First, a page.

Making a Dove Home in Your Home
Java Doves do well when kept in a cage inside the home, provided they have enough room to stretch their wings and move around. Most of the time they sit perched on a stationary object such as a branch or wooden bar. A single bird will do fine in a cage about 18” square (width, height, length) and a pair of doves in a cage 24” square or larger. Serious owners will have very large cages which allow mating pairs to have a richer more natural environment. These can stand up to six feet tall or more and have a very large footprint, but allow for multiple birds to cohabitate. Doves do fine when kept in cages, but will be much happier if you allow them some “free time” outside of their cages, whether to stretch their wings and visit the high curtain rods around your house or just peck at the carpet. A word of caution on this free time is to make certain your doves do not escape the confines of your home; Domesticated doves are not prepared to forage for food, will not be able to integrate with wild doves, and most likely become a meal for a predator in short order. Java Doves like a wide horizontal area to fly around in and in a matter of minutes after a noisy flight will find a comfortable perch to sit on until they are recovered. Spreading a small amount of seed on the floor can entice the bird to forage which in its own right is fascinating to observe and can keep even very small children focused and still for a long time.
Large Bird Cages
Keeping Things Clean
Java Doves, like most birds tend to “do their business” wherever and whenever they please, so if you allow free flight, be prepared to do some spot cleaning behind them, no pun intended. Java Dove cages will need cleaned on a regular basis as they are messy eaters, leave a tremendous amount of droppings, and frequently drop small feathers and heavy dander. It’s wise to invest in an air cleaner and a vacuum with a HEPA or pet filter if you plan to keep Java Doves. My flock ranges from 2-3 birds in the winter up to as high as 12-15 and I use a very large IQ Air Health-Pro Plus in the room I keep them in and it runs constantly. Once a week, everything should be cleaned; the cages, the walls, the windows, and the floors. Java Doves use their beak to sift through seed cups, spreading the unwanted seeds across the cage bottoms. It’s nice to take the bottom pan outside and leave those seeds for the wild birds around your house, especially in winter months. Also in winter months, a portable cool mist humidifier helps to minimize dust from bird dander.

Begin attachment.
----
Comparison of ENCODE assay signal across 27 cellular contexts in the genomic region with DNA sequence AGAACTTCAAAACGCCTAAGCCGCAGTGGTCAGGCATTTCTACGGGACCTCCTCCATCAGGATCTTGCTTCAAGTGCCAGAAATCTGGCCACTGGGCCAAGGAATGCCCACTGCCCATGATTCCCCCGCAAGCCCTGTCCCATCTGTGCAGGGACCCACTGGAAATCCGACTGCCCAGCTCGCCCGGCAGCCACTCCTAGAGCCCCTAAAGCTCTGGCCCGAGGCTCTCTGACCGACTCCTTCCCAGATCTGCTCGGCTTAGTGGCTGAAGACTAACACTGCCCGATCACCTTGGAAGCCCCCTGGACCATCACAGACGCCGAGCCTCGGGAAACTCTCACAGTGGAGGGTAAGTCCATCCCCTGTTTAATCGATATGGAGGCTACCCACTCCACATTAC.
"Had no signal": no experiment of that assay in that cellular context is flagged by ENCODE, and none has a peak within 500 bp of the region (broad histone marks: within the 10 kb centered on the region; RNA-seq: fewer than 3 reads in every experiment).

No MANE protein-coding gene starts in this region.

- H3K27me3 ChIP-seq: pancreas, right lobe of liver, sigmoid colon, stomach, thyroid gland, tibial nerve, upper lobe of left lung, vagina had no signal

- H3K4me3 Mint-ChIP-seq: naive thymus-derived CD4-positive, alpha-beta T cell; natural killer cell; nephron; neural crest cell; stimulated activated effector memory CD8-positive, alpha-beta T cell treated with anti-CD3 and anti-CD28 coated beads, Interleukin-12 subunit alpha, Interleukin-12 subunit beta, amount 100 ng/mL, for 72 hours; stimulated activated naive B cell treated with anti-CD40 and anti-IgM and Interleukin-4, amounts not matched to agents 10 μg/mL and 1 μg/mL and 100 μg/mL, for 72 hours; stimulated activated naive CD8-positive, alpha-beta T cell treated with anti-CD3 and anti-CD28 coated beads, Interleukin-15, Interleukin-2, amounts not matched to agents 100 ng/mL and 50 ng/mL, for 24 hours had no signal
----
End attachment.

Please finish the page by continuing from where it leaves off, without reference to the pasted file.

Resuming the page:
Bachelor or Bachelorette
Single birds do very well, often bonding with their owners in lieu of another bird. It is quite difficult to tell the sex of a young Java Dove unless they are in a group. They will perch atop your head or on your shoulder and stay there for an extended period of time as a way of bonding with you. Treat your bird with gentleness but take care when handling it as they are quicker and more powerful than their small stature appears. Chasing a new bird around the room while it keeps eluding your grasp is an almost certainty some time during the life of the bird. Some tips about keeping Java Doves in a cage will save you time and money. Java Doves love to sit on a perch; natural wood bars or branches work great and you’ll soon discover that they spend most of their time perched. Do not bother with cage toys, bells, or colorful objects as your Java Dove will ignore them. If your cage allows for multiple types of perches to be mounted, do so. A cage with a mesh bottom and clean-out tray is a must. Seed cups can be attached of the cage sides or seeds can be spread on a paper plate and placed on the cage floor, away from the bar to minimize droppings from contaminating the seed. Also as water basin must be part of the cage anatomy. Java Doves do not drink much, but when they do, they will dip their beaks in quite deep, so insure the water basin size meets their needs. Alternatively you can put a bowl on the cage floor, just be sure its heavy enough to prevent tipping over when the bird perches on an edge. Water must be changed daily.